> integrated loudness to `I:          -0.1 LUFS`, similar to the wrong
> `loudnorm` measurement, but the 48 kHz case measures -22.2 as you'd
> expect. My understanding is the two filters share some measurement code,
> so presumably ffmpeg's measurement code is broken at 192 kHz.

New description:

 UPDATE: see bottom, swresample is at fault

 Summary of the bug: The loudnorm filter can badly goof the loudness
 measurement in certain situations (e.g. particular inaudible noise after a
 resample) resulting in significant distortion if attempting to use it in
 dynamic mode or to get measurements.

 ffmpeg used is git master as of 2021-07-29.

 Using the reproducer file at
 [https://stream.gably.net/images/loudnorm_samp.mkv], `loudnorm_samp.mkv`
 (4.7 MB), 48 kHz DTS-HD, analyze the loudness with loudnorm to get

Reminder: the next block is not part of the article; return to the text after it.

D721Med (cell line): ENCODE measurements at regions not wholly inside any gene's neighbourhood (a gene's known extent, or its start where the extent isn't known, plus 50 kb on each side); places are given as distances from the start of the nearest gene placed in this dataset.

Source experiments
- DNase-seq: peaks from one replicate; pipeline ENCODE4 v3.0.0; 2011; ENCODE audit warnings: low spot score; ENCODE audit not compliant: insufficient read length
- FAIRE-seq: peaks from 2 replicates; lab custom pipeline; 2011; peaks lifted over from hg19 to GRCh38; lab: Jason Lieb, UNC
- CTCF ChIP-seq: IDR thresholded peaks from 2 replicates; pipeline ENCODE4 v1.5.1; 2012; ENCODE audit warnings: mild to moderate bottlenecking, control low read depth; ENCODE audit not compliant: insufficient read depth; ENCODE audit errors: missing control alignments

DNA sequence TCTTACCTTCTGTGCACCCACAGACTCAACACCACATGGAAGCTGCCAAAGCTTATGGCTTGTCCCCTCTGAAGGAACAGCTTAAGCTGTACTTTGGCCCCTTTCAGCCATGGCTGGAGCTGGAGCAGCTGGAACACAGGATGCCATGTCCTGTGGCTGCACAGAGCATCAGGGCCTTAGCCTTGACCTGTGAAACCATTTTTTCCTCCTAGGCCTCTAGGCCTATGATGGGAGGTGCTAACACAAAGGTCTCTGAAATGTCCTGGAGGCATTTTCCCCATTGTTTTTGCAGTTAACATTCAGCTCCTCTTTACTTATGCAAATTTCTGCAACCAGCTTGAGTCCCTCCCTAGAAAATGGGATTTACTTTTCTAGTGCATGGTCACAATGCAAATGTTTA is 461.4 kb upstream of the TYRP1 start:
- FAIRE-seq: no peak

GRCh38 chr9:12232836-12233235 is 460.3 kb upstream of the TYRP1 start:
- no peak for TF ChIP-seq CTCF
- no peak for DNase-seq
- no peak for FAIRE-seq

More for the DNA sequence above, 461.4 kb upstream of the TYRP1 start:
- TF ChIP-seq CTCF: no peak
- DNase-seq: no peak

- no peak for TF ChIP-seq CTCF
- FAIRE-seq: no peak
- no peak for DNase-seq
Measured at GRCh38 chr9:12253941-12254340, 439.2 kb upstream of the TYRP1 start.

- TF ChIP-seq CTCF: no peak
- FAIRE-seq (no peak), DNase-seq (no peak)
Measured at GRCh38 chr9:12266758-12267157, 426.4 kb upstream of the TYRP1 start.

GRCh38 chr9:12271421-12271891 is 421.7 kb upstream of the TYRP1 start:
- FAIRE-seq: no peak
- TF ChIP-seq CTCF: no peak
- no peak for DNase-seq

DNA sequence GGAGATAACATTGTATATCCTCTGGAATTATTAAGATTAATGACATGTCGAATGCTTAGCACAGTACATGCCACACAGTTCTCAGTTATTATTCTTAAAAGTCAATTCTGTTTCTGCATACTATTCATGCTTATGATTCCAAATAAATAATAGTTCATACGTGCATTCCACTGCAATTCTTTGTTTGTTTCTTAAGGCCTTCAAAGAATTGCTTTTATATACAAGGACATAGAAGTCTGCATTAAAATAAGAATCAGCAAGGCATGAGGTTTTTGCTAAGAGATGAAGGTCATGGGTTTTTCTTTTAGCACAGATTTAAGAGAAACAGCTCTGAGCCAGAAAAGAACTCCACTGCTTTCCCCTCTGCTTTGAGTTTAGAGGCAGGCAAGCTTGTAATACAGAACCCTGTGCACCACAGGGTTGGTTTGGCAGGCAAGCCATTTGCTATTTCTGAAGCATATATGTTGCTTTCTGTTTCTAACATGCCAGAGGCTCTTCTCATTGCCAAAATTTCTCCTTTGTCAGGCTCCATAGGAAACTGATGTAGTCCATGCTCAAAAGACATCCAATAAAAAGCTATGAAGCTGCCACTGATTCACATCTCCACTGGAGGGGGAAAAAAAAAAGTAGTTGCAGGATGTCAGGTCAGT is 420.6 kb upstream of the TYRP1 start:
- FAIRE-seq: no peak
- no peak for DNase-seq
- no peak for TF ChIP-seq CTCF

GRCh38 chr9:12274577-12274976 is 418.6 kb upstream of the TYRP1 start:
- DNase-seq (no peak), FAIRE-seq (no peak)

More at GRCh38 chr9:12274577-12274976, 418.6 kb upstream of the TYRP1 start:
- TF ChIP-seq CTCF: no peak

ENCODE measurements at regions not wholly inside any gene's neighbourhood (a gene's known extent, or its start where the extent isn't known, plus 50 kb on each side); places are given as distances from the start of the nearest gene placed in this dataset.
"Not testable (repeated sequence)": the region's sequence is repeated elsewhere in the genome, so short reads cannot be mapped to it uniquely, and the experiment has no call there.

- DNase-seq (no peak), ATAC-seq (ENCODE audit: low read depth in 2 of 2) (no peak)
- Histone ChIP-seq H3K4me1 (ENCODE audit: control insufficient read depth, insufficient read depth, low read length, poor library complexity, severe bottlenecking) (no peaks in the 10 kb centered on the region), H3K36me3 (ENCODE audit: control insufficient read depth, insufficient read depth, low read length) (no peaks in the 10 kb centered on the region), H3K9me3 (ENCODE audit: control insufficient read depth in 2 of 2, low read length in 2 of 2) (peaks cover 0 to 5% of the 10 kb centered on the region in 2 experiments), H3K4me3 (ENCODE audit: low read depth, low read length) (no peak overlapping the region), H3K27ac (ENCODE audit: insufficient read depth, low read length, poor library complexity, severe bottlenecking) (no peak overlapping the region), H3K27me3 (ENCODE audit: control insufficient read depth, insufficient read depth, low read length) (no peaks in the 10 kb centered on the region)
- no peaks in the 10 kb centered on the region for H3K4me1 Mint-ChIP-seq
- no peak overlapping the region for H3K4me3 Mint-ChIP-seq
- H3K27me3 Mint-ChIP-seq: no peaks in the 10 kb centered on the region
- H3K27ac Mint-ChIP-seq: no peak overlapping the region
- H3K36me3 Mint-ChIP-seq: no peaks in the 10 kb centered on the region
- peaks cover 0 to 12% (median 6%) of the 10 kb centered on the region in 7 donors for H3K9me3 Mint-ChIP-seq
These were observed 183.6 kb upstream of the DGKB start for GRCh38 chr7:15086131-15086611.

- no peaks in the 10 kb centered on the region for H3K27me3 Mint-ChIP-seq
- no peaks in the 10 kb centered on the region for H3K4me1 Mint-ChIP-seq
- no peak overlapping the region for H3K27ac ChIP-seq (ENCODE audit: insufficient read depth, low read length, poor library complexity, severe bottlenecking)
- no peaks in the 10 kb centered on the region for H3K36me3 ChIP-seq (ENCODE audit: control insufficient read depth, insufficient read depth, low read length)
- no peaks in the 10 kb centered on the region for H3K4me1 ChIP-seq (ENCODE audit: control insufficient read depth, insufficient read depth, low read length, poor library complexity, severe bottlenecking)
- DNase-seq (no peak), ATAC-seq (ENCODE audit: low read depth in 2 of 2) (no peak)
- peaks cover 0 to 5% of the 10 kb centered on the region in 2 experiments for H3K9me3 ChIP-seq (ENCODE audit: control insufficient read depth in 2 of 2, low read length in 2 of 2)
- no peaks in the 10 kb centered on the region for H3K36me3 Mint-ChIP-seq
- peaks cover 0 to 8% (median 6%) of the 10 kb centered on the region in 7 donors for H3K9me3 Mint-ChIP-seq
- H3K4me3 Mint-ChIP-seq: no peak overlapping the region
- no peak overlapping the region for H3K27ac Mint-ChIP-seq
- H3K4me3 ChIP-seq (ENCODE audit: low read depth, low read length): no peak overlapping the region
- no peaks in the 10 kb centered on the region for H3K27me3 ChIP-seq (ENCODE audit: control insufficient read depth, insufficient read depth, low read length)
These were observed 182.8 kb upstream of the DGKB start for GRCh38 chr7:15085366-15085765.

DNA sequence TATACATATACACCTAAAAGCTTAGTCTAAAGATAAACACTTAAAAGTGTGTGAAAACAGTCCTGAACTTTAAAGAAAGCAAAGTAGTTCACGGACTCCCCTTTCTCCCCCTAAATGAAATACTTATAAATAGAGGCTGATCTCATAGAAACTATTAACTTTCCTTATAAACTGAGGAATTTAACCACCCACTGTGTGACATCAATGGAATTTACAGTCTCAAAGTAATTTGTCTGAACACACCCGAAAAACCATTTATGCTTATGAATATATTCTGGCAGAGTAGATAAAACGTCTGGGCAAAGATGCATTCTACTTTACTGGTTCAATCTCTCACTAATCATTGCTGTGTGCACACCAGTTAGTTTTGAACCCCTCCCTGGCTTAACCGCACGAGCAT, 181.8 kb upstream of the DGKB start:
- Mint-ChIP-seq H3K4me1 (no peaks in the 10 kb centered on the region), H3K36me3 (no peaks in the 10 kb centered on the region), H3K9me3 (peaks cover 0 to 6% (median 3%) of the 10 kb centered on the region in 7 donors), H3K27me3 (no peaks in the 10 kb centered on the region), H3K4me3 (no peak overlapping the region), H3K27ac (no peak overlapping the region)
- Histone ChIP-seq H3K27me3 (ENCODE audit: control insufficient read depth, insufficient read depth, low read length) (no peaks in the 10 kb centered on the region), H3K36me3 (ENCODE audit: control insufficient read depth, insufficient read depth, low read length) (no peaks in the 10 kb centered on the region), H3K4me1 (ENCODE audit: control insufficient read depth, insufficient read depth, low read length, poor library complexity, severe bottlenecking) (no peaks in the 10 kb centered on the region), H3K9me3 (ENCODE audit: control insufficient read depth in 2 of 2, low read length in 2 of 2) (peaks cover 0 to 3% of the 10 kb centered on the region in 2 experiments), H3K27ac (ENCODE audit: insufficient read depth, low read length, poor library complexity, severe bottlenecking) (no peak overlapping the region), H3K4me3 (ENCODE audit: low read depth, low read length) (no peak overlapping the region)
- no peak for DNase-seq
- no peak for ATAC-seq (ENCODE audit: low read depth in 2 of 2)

integrated loudness ~-21: `"input_i" : "-21.57"` (output of this command
 attached):
 {{{
 ffmpeg -i loudnorm_samp.mkv -af
 aresample=ocl=stereo,loudnorm=print_format=json -f null -
 }}}

 However, when we reanalyze it by giving the resampler a dither and
 specifying 48 kHz, the loudnorm filter goofs the integrated loudness
 measurement with 0.13: "input_i" : "0.13"`:
 {{{
 ffmpeg -i loudnorm_samp.mkv -af
 aresample=ocl=stereo:dither_method=shibata:osr=48000,loudnorm=print_format=json
 -f null -
 }}}

 This results in really wrong re-normalization resulting in significant
 distortion. If we run `ebur128` to analyze the loudness instead of
 `loudnorm` in the situation where it goofs, `ebur128` outputs an expected
 -22.2 integrated loudness, and doesn't change between the two situations
 above:
 {{{
 ffmpeg -i loudnorm_samp.mkv -af
 aresample=ocl=stereo:dither_method=shibata:osr=48000,ebur128 -f null -
 }}}

 So it seems like there's some odd sensitivity in the `loudnorm` filter to